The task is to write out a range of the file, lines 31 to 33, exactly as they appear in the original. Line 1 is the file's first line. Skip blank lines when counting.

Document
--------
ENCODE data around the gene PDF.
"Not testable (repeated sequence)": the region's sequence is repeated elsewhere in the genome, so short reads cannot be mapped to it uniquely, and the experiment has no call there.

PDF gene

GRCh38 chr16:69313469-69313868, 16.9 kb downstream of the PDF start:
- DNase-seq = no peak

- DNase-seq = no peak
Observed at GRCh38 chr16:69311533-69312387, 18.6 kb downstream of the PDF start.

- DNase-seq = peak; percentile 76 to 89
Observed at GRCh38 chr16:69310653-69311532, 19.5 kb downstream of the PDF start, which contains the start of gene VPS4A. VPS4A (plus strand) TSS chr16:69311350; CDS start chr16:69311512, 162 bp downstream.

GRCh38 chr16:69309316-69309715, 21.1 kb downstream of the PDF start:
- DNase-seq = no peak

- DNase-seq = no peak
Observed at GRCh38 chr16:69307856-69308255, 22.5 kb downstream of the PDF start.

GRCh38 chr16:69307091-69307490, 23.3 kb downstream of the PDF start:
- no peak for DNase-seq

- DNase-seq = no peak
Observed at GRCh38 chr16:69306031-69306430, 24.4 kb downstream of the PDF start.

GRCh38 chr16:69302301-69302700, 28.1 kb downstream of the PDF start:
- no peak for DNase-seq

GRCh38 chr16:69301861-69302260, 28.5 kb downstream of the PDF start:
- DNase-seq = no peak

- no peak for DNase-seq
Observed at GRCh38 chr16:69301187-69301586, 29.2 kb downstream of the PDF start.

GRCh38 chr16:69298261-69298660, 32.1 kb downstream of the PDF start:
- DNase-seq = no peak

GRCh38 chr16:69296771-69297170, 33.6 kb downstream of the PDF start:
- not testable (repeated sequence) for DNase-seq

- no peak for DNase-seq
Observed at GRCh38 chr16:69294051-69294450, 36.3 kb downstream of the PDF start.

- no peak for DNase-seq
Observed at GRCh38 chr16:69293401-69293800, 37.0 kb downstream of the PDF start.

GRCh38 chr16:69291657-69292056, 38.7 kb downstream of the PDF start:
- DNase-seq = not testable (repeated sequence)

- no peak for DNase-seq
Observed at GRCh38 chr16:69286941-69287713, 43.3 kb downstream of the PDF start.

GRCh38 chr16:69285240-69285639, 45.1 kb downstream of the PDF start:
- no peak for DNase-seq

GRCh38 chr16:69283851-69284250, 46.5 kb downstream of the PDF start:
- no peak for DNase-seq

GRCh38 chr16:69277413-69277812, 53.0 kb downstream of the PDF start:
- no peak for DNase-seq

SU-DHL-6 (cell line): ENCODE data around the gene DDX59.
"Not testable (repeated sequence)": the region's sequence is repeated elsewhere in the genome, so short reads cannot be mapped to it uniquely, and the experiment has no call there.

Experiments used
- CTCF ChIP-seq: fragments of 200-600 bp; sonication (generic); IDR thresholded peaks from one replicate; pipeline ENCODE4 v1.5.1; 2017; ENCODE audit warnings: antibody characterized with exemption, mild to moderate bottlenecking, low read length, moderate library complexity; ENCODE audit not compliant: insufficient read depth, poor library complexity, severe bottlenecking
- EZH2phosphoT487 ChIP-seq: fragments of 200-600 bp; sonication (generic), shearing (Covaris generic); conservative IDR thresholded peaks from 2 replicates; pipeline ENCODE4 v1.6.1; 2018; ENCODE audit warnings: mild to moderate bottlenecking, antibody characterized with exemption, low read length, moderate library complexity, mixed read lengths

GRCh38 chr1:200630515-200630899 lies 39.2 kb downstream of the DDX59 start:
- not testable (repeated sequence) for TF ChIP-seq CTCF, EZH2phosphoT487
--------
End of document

Observed at GRCh38 chr16:69293401-69293800, 37.0 kb downstream of the PDF start.

GRCh38 chr16:69291657-69292056, 38.7 kb downstream of the PDF start:
- DNase-seq = not testable (repeated sequence)